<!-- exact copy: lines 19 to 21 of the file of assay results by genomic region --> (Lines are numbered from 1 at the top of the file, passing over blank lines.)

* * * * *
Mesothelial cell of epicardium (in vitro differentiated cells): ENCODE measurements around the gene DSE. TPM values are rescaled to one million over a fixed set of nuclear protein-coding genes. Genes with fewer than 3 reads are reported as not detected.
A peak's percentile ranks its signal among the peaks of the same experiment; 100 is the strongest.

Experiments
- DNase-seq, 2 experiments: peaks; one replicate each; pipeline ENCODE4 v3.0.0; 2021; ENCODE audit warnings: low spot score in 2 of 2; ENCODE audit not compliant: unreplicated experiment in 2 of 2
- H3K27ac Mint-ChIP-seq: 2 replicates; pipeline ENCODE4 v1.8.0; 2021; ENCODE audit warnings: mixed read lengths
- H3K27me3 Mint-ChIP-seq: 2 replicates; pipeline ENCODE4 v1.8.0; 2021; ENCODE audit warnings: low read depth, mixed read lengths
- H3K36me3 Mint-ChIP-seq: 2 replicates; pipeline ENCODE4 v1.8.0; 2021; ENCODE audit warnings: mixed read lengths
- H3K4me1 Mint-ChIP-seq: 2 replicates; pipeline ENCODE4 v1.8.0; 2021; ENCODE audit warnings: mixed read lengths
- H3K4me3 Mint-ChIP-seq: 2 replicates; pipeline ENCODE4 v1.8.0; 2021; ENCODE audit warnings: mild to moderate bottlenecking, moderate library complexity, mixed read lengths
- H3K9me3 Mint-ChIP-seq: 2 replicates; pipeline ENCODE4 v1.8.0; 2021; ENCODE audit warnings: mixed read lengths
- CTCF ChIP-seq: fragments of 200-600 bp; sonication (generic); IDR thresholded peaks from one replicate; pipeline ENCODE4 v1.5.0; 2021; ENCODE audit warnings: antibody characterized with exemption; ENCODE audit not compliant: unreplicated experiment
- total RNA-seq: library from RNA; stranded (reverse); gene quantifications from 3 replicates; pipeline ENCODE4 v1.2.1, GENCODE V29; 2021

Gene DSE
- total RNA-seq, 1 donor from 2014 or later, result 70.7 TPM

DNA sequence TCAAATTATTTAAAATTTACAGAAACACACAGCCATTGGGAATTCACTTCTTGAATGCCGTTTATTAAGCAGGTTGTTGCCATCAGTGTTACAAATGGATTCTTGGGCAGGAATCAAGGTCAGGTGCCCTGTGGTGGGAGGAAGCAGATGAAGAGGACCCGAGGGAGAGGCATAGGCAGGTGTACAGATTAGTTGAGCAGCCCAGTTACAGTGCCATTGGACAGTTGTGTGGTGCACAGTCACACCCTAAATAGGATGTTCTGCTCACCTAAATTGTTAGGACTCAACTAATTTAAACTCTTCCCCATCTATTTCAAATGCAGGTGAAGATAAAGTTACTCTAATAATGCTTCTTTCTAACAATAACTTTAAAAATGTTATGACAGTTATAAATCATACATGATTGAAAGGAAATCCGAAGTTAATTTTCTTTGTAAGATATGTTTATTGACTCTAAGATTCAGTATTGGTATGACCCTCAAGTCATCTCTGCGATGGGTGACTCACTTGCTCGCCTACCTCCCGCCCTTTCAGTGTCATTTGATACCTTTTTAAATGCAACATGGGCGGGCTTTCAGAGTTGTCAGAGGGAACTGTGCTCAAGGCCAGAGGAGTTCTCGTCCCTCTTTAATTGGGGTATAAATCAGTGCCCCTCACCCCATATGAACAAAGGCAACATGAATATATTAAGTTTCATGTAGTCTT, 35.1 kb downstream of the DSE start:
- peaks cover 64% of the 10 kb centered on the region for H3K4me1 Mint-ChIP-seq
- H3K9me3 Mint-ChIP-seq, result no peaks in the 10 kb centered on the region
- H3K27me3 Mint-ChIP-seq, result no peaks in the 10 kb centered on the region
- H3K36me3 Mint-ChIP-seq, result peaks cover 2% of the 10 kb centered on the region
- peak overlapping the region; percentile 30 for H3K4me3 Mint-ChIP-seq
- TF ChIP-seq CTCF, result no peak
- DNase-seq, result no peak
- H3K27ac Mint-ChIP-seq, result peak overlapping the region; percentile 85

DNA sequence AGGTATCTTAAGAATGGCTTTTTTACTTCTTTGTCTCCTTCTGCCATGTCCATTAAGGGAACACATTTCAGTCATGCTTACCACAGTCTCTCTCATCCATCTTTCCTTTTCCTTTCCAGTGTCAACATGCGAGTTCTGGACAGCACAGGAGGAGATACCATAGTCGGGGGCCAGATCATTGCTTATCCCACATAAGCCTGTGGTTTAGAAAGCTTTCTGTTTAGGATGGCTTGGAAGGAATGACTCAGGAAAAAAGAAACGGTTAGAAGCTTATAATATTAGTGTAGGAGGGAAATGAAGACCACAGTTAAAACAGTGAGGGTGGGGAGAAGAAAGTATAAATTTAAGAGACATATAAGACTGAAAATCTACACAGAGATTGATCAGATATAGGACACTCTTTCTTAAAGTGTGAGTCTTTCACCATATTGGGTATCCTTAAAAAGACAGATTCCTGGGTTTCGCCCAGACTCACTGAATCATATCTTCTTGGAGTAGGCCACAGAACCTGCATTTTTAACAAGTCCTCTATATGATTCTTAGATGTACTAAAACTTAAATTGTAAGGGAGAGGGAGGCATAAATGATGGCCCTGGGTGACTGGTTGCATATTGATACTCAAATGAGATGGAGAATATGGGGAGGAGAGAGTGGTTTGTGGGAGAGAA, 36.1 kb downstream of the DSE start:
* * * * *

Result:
- H3K36me3 Mint-ChIP-seq, result peaks cover 2% of the 10 kb centered on the region
- peak overlapping the region; percentile 30 for H3K4me3 Mint-ChIP-seq
- TF ChIP-seq CTCF, result no peak